By Katherine Lee
Advancements in health care save lives. But for some, barriers in access to medical care or timely diagnoses can prevent them from being cured. Additionally, populations with certain genetic traits or environmental exposures often experience disparities in effective care.
The Center for Precision Medicine at UC Davis seeks to better predict risk to health and responses to therapy by gathering and integrating complex and detailed information from multiple disciplines, such as genomics, epidemiology, microbiology, clinical information, and behavioral health, along with community engagement and proactive planning.
“Because people are diverse, one treatment may work great for a certain population, but not well for others,” explained Frederick Meyers, professor of internal medicine and hematology-oncology at the UC Davis School of Medicine. As director of the Center of Precision Medicine, he collaborates with colleagues across the university to promote research that informs improved care as well as to advocate for better access to quality, personalized care that will achieve improved outcomes for even the most difficult cases.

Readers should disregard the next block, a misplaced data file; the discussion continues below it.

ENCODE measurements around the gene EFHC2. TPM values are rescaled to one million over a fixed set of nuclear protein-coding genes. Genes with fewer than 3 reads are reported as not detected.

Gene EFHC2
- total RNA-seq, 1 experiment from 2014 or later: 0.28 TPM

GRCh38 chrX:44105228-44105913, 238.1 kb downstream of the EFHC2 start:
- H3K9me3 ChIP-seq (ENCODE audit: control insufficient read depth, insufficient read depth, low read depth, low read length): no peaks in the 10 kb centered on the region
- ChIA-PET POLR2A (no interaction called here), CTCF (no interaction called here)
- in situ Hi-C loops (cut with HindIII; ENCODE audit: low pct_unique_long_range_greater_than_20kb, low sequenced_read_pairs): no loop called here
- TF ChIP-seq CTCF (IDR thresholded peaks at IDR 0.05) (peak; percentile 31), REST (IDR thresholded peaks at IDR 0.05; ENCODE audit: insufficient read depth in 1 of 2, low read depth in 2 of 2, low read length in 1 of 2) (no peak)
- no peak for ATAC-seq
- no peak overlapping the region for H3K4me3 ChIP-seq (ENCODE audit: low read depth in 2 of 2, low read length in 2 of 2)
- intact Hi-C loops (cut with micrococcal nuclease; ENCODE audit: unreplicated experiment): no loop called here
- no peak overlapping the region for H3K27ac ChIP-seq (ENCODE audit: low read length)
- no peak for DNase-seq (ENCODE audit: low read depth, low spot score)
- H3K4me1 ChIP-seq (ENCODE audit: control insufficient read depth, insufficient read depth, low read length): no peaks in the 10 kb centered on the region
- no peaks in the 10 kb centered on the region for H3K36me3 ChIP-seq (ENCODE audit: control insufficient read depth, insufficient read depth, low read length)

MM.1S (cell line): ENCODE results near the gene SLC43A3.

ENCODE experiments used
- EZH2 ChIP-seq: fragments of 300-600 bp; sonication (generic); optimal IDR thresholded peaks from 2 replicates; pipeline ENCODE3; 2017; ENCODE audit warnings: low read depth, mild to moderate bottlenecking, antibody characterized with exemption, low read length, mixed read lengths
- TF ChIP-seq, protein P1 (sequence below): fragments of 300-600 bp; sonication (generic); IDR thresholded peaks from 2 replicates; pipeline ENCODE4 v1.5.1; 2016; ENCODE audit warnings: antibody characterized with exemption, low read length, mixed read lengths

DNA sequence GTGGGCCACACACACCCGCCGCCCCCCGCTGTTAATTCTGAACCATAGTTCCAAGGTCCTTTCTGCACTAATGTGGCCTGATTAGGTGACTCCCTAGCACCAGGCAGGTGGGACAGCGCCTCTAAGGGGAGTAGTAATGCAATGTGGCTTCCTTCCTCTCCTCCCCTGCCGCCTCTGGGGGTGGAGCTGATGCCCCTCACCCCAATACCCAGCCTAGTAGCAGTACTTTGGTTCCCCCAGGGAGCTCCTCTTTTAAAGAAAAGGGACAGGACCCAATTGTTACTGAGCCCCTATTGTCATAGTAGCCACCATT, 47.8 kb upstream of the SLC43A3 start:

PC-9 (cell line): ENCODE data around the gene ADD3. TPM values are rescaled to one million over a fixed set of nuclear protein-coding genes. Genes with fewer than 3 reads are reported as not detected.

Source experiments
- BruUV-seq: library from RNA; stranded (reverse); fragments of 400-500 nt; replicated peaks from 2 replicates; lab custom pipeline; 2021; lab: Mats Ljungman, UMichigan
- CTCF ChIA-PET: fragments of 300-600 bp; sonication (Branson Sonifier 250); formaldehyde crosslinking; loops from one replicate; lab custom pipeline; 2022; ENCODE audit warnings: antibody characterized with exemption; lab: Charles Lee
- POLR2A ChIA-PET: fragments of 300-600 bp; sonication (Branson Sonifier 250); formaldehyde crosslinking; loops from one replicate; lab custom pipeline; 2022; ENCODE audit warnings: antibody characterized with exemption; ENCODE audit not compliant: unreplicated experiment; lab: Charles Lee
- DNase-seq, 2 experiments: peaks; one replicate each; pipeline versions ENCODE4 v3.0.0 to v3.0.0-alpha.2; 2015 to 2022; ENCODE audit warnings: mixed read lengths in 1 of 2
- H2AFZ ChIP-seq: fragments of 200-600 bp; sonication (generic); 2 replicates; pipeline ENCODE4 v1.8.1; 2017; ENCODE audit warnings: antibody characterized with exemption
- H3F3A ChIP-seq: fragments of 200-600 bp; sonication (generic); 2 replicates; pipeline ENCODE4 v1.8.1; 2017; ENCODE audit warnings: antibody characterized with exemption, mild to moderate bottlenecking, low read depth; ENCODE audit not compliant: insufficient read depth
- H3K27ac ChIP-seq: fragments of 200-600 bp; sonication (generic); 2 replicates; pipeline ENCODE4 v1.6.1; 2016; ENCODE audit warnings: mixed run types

Precision medicine has the potential to improve the science of health by empowering individuals and communities to become partners in their own wellness. Technological advances and an increasing interest in health apps and mobile health tracking, smart homes and personalized genetic testing have led to data that could be used to better inform health decisions and the system of health care.
“With this science, we can look at multiple variables that affect health to draw better conclusions. This data can include toxic exposure, emotional states, sleep, diet, heart rate, labs and more to inform what will work best for individuals in a variety of situations,” said Meyers. “This is especially helpful for those who aren’t responding to traditional treatments or who fall into special groups that need a new standard of care.”
Now more than ever, patients and providers are empowered to tackle some of the most challenging health issues, from cancer and heart disease to traumatic childhood events.
Two federal programs are helping boost precision medicine research at UC Davis. The U.S. Department of Defense’s Precision Trauma Care Research initiative awarded $4.5 million to develop better, more precise treatments for patients with traumatic brain injury and other forms of trauma. And the All of Us study, funded by the National Institutes of Health, is part of a federal push to gather genetic, biological, environmental, health and lifestyle data from at least 1 million volunteers.
The Center for Precision Medicine will continue to act as a hub for education, research and policy. It will facilitate collaborative, multidisciplinary teams and train the next generation of health professionals in data science.